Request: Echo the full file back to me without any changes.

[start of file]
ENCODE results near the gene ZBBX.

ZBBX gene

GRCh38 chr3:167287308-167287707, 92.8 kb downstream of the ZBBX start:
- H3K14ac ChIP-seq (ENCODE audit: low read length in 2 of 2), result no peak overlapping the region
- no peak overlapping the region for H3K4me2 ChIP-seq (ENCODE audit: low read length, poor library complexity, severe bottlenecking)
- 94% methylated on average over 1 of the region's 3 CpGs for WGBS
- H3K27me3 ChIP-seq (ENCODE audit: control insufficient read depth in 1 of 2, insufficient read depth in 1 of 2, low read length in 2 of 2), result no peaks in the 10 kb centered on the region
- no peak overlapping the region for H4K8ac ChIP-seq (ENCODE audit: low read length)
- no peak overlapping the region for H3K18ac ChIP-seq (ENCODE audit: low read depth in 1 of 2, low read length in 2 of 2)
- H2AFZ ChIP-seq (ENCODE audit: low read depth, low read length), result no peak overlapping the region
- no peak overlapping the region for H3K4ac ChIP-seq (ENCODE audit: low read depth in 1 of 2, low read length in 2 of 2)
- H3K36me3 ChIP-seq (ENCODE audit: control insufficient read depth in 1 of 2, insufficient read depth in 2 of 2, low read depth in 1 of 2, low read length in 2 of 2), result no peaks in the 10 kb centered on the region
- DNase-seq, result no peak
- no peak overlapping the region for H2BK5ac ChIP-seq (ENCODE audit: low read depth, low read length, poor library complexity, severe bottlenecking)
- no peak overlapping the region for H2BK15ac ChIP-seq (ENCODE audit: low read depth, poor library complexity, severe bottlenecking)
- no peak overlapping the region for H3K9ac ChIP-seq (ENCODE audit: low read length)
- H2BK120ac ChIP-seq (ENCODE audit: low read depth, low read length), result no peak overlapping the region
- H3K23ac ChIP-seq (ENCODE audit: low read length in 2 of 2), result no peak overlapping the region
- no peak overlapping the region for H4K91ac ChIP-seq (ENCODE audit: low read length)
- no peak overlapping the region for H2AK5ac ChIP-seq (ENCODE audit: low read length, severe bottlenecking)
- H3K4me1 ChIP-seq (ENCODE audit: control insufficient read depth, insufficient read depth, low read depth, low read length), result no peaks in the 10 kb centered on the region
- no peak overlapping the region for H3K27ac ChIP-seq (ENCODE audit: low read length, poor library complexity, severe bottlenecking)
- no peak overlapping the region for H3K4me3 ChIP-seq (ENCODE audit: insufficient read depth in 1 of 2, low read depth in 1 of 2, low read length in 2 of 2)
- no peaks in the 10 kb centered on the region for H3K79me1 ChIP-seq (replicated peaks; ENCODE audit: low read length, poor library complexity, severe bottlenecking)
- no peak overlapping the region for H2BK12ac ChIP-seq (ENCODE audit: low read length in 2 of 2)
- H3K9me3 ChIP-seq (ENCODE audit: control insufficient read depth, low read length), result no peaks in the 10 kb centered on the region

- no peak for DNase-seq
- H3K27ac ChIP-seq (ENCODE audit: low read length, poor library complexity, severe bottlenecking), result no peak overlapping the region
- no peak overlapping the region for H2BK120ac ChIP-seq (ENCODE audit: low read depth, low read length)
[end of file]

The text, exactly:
ENCODE results near the gene ZBBX.

ZBBX gene

GRCh38 chr3:167287308-167287707, 92.8 kb downstream of the ZBBX start:
- H3K14ac ChIP-seq (ENCODE audit: low read length in 2 of 2), result no peak overlapping the region
- no peak overlapping the region for H3K4me2 ChIP-seq (ENCODE audit: low read length, poor library complexity, severe bottlenecking)
- 94% methylated on average over 1 of the region's 3 CpGs for WGBS
- H3K27me3 ChIP-seq (ENCODE audit: control insufficient read depth in 1 of 2, insufficient read depth in 1 of 2, low read length in 2 of 2), result no peaks in the 10 kb centered on the region
- no peak overlapping the region for H4K8ac ChIP-seq (ENCODE audit: low read length)
- no peak overlapping the region for H3K18ac ChIP-seq (ENCODE audit: low read depth in 1 of 2, low read length in 2 of 2)
- H2AFZ ChIP-seq (ENCODE audit: low read depth, low read length), result no peak overlapping the region
- no peak overlapping the region for H3K4ac ChIP-seq (ENCODE audit: low read depth in 1 of 2, low read length in 2 of 2)
- H3K36me3 ChIP-seq (ENCODE audit: control insufficient read depth in 1 of 2, insufficient read depth in 2 of 2, low read depth in 1 of 2, low read length in 2 of 2), result no peaks in the 10 kb centered on the region
- DNase-seq, result no peak
- no peak overlapping the region for H2BK5ac ChIP-seq (ENCODE audit: low read depth, low read length, poor library complexity, severe bottlenecking)
- no peak overlapping the region for H2BK15ac ChIP-seq (ENCODE audit: low read depth, poor library complexity, severe bottlenecking)
- no peak overlapping the region for H3K9ac ChIP-seq (ENCODE audit: low read length)
- H2BK120ac ChIP-seq (ENCODE audit: low read depth, low read length), result no peak overlapping the region
- H3K23ac ChIP-seq (ENCODE audit: low read length in 2 of 2), result no peak overlapping the region
- no peak overlapping the region for H4K91ac ChIP-seq (ENCODE audit: low read length)
- no peak overlapping the region for H2AK5ac ChIP-seq (ENCODE audit: low read length, severe bottlenecking)
- H3K4me1 ChIP-seq (ENCODE audit: control insufficient read depth, insufficient read depth, low read depth, low read length), result no peaks in the 10 kb centered on the region
- no peak overlapping the region for H3K27ac ChIP-seq (ENCODE audit: low read length, poor library complexity, severe bottlenecking)
- no peak overlapping the region for H3K4me3 ChIP-seq (ENCODE audit: insufficient read depth in 1 of 2, low read depth in 1 of 2, low read length in 2 of 2)
- no peaks in the 10 kb centered on the region for H3K79me1 ChIP-seq (replicated peaks; ENCODE audit: low read length, poor library complexity, severe bottlenecking)
- no peak overlapping the region for H2BK12ac ChIP-seq (ENCODE audit: low read length in 2 of 2)
- H3K9me3 ChIP-seq (ENCODE audit: control insufficient read depth, low read length), result no peaks in the 10 kb centered on the region

- no peak for DNase-seq
- H3K27ac ChIP-seq (ENCODE audit: low read length, poor library complexity, severe bottlenecking), result no peak overlapping the region
- no peak overlapping the region for H2BK120ac ChIP-seq (ENCODE audit: low read depth, low read length)